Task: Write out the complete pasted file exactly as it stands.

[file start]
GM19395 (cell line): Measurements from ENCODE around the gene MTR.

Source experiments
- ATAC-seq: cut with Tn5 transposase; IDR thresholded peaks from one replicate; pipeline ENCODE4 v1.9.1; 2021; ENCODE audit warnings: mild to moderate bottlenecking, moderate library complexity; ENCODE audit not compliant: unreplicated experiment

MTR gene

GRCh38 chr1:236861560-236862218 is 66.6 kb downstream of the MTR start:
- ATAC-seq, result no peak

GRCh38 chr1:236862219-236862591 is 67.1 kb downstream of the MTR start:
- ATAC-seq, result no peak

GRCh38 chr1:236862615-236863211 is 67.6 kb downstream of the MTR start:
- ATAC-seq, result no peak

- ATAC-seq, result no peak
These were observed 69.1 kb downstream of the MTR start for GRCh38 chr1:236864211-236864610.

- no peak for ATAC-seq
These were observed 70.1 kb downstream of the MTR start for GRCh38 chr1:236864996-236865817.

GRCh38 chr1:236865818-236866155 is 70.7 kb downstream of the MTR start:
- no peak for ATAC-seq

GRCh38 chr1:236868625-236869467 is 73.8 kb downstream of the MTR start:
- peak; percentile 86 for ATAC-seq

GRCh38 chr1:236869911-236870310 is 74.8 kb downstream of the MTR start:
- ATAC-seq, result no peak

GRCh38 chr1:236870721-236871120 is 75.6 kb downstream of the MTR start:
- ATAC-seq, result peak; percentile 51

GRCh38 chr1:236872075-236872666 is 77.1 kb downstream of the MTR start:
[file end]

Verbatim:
GM19395 (cell line): Measurements from ENCODE around the gene MTR.

Source experiments
- ATAC-seq: cut with Tn5 transposase; IDR thresholded peaks from one replicate; pipeline ENCODE4 v1.9.1; 2021; ENCODE audit warnings: mild to moderate bottlenecking, moderate library complexity; ENCODE audit not compliant: unreplicated experiment

MTR gene

GRCh38 chr1:236861560-236862218 is 66.6 kb downstream of the MTR start:
- ATAC-seq, result no peak

GRCh38 chr1:236862219-236862591 is 67.1 kb downstream of the MTR start:
- ATAC-seq, result no peak

GRCh38 chr1:236862615-236863211 is 67.6 kb downstream of the MTR start:
- ATAC-seq, result no peak

- ATAC-seq, result no peak
These were observed 69.1 kb downstream of the MTR start for GRCh38 chr1:236864211-236864610.

- no peak for ATAC-seq
These were observed 70.1 kb downstream of the MTR start for GRCh38 chr1:236864996-236865817.

GRCh38 chr1:236865818-236866155 is 70.7 kb downstream of the MTR start:
- no peak for ATAC-seq

GRCh38 chr1:236868625-236869467 is 73.8 kb downstream of the MTR start:
- peak; percentile 86 for ATAC-seq

GRCh38 chr1:236869911-236870310 is 74.8 kb downstream of the MTR start:
- ATAC-seq, result no peak

GRCh38 chr1:236870721-236871120 is 75.6 kb downstream of the MTR start:
- ATAC-seq, result peak; percentile 51

GRCh38 chr1:236872075-236872666 is 77.1 kb downstream of the MTR start: